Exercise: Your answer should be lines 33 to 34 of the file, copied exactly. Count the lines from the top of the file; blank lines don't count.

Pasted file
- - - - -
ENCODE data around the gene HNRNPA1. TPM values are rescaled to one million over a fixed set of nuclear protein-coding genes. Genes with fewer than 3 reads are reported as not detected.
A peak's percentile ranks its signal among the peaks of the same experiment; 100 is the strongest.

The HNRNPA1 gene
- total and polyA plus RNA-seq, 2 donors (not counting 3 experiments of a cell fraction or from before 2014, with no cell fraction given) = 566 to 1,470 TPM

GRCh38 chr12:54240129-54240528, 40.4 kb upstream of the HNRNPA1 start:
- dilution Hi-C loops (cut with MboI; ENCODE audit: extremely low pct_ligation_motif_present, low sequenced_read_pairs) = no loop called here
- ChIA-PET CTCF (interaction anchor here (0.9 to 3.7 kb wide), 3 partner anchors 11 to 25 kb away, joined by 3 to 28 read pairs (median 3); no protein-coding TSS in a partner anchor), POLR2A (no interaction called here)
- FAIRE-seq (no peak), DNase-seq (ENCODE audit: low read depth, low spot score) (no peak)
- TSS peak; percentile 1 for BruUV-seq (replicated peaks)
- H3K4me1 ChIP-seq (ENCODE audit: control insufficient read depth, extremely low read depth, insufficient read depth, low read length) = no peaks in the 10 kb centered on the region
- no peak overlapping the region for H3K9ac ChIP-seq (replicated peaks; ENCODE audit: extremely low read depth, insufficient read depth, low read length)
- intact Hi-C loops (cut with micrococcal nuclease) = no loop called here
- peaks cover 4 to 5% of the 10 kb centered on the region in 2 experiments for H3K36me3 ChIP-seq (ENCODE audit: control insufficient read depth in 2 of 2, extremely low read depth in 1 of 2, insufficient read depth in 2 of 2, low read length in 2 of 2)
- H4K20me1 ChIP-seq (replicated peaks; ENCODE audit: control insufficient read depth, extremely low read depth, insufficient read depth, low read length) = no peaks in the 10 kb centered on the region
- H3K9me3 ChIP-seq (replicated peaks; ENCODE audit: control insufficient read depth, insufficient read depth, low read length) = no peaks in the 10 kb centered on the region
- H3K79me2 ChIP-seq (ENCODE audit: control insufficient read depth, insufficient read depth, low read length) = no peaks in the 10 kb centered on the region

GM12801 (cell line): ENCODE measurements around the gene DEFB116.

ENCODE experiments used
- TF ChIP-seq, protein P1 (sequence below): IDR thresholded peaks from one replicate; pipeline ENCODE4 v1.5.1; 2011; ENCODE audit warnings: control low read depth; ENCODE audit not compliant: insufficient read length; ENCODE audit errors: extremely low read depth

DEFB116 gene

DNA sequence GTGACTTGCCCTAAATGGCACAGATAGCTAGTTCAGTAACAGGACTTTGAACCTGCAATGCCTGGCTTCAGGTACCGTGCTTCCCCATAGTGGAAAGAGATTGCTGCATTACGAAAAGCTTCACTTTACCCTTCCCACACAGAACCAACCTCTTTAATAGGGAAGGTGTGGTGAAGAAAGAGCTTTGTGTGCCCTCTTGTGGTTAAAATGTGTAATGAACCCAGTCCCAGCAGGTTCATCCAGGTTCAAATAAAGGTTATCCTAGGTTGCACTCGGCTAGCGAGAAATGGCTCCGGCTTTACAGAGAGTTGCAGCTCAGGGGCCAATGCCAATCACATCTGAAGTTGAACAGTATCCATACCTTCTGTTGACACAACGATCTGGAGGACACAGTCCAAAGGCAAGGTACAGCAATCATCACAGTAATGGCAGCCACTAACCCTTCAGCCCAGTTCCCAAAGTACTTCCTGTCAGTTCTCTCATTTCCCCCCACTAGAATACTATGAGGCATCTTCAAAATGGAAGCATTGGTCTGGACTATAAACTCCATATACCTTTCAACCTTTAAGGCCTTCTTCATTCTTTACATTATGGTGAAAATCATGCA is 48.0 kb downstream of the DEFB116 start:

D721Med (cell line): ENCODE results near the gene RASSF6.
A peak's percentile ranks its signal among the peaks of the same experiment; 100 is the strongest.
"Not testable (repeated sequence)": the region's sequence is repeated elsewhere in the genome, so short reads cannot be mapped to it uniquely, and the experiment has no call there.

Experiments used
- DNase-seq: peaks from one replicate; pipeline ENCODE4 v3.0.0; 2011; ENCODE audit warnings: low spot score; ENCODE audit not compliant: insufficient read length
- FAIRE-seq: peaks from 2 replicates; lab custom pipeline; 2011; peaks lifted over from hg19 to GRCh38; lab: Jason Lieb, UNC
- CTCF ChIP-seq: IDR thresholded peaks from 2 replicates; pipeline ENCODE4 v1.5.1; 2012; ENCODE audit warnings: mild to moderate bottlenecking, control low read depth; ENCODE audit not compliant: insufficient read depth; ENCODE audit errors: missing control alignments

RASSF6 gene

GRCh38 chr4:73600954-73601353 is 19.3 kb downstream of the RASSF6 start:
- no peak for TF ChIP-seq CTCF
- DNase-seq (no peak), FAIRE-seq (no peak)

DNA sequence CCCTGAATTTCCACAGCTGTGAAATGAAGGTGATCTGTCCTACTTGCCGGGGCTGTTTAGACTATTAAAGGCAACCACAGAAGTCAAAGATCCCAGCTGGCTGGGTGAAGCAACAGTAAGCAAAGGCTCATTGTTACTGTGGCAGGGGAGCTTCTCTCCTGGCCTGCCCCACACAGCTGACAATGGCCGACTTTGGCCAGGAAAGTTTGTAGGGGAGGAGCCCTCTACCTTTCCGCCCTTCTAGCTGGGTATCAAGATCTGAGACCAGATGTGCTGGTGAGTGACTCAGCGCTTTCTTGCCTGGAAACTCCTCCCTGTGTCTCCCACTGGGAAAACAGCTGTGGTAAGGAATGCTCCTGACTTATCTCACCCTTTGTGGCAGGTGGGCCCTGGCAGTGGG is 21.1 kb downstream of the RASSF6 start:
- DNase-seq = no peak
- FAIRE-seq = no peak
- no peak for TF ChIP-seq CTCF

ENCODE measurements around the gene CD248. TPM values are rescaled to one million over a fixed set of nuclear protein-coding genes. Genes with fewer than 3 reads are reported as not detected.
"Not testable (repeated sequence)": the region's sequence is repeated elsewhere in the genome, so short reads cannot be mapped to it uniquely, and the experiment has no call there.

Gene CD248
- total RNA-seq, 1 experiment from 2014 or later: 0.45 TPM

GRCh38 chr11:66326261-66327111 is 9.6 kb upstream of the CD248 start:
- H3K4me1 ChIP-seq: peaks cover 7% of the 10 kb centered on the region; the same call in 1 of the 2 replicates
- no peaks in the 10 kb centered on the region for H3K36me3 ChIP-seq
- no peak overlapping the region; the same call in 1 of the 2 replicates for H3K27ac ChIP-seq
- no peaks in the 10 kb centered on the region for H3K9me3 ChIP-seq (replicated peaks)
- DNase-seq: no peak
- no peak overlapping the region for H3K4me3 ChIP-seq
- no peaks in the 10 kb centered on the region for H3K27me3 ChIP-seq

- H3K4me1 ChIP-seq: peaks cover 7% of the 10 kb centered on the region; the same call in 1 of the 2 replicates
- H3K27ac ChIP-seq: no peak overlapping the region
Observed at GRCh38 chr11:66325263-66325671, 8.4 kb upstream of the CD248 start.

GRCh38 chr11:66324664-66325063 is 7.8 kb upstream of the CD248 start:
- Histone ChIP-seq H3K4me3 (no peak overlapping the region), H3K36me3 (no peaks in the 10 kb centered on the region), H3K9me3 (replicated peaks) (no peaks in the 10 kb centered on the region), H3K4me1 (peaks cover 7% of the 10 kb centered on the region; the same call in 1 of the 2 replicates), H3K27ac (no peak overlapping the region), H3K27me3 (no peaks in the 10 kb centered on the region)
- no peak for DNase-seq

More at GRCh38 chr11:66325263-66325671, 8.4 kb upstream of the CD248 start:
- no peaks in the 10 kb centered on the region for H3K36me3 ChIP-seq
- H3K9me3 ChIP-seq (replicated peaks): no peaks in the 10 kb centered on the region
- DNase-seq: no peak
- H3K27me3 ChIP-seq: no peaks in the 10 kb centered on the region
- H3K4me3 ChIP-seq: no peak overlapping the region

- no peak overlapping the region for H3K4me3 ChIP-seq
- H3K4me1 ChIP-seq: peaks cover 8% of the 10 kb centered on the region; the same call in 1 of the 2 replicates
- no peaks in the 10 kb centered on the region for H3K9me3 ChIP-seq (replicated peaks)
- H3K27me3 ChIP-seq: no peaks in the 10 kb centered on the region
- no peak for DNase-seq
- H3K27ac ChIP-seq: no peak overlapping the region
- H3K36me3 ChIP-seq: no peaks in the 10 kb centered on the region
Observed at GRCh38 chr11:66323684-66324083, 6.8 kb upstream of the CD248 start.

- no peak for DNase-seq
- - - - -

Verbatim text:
DNA sequence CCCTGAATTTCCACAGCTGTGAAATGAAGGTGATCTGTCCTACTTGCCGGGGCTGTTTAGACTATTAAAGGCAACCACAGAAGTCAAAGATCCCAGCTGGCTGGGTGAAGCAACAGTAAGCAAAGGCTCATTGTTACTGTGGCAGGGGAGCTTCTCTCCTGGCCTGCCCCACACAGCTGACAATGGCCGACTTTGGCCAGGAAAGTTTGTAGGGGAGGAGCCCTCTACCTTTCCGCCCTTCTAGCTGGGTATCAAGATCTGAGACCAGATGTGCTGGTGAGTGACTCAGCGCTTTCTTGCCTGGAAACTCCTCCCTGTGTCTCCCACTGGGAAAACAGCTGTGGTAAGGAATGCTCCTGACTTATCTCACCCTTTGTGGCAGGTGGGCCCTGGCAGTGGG is 21.1 kb downstream of the RASSF6 start:
- DNase-seq = no peak